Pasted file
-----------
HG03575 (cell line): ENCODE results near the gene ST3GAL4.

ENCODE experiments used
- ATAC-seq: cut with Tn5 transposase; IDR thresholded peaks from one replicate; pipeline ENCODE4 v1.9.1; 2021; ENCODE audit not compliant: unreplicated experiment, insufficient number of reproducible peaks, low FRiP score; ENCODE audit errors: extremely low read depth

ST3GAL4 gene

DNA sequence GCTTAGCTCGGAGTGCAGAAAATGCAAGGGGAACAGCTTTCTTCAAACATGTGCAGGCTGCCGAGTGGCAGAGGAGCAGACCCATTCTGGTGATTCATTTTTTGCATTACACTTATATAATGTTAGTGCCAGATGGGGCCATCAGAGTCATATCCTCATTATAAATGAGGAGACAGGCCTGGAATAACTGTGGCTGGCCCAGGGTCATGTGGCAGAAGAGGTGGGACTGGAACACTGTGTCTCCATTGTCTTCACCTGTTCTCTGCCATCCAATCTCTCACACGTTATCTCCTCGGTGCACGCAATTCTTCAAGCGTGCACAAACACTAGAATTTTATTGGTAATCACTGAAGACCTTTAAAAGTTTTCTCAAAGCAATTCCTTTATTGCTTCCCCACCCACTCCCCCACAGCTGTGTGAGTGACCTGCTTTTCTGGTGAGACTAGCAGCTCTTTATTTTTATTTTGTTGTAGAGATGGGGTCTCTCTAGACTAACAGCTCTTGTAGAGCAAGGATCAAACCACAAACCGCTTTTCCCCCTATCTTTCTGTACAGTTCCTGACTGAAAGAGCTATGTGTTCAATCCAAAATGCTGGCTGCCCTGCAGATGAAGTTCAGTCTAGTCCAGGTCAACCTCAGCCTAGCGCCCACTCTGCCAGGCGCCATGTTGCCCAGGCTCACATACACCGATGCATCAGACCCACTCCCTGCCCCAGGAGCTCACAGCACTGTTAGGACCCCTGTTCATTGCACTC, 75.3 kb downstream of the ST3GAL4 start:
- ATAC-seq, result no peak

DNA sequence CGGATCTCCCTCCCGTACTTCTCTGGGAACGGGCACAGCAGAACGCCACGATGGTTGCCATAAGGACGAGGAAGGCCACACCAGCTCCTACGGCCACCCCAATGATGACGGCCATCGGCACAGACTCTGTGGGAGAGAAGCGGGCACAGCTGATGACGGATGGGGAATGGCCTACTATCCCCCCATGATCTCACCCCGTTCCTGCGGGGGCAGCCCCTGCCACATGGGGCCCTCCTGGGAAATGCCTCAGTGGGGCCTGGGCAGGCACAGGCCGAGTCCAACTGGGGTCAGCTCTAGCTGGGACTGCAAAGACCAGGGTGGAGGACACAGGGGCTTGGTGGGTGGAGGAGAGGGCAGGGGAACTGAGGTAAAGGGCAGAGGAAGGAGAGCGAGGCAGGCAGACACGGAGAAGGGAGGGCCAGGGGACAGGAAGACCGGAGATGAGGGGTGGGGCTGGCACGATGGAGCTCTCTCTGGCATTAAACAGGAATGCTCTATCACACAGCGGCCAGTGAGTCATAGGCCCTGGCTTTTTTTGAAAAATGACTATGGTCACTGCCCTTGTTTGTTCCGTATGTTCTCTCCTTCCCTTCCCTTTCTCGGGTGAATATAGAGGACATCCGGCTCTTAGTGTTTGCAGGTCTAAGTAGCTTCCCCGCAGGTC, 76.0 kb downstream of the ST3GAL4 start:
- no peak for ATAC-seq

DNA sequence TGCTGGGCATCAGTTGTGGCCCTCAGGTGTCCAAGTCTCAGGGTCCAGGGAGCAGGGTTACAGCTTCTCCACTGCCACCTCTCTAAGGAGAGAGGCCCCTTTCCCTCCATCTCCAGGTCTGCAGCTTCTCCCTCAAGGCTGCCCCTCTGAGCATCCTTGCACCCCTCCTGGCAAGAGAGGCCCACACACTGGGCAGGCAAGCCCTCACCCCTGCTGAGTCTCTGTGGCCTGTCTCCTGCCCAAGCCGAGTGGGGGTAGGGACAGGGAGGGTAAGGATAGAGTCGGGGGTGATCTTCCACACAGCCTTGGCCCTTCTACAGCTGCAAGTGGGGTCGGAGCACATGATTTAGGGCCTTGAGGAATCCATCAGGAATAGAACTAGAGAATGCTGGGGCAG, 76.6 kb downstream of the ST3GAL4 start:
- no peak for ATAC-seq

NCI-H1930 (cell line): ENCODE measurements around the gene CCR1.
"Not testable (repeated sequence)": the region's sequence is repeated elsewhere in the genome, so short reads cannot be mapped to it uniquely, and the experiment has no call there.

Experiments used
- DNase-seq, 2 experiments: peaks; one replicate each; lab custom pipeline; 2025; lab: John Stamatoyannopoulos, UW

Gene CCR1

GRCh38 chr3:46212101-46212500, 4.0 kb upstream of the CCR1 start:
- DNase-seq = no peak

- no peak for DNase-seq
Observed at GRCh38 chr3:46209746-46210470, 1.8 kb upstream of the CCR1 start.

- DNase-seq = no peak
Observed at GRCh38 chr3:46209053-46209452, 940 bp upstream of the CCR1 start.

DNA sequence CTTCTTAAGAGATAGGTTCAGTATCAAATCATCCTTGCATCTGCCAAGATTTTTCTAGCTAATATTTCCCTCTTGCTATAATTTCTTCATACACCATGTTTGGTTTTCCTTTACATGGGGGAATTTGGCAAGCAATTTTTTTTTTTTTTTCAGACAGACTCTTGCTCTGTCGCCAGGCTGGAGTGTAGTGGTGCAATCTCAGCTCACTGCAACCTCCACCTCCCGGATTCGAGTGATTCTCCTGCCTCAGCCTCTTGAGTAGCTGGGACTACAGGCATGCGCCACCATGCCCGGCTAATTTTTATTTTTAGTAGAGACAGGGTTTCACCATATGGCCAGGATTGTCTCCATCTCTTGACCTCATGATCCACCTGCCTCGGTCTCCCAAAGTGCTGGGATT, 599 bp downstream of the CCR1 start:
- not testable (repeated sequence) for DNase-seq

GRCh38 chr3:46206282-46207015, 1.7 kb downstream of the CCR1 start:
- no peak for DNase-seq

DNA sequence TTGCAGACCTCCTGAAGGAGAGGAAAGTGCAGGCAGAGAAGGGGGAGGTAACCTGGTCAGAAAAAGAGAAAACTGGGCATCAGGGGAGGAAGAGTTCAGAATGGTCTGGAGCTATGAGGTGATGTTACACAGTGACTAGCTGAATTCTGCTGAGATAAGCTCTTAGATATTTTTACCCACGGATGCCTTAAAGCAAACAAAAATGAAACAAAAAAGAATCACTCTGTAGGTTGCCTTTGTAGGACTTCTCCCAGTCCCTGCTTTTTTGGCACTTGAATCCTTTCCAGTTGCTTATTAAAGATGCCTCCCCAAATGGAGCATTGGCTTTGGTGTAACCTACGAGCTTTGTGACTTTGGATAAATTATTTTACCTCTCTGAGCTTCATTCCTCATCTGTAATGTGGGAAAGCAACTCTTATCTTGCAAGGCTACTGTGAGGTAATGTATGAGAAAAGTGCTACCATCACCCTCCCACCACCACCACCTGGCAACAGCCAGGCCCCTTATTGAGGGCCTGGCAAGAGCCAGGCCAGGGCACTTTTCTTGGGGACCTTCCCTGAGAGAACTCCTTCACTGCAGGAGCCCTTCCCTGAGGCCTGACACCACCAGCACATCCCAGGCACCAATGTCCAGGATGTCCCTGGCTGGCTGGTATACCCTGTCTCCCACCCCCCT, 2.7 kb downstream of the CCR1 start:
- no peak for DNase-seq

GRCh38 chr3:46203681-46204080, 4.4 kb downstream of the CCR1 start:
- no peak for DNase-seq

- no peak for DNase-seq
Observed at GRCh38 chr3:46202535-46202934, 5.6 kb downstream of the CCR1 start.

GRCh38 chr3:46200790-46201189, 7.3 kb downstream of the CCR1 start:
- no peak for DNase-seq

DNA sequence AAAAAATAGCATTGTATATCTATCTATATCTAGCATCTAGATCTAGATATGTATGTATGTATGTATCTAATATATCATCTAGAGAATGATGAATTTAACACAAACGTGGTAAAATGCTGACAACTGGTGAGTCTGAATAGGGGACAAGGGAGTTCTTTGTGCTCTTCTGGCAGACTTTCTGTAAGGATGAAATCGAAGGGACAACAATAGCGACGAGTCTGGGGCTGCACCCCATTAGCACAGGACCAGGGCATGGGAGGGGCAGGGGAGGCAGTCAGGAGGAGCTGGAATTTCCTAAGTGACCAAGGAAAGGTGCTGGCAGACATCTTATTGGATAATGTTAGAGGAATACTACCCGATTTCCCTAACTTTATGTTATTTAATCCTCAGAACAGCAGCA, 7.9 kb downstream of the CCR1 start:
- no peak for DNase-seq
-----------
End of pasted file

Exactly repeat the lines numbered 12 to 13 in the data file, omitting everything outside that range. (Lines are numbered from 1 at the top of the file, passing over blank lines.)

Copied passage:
"Not testable (repeated sequence)": the region's sequence is repeated elsewhere in the genome, so short reads cannot be mapped to it uniquely, and the experiment has no call there.

Experiments used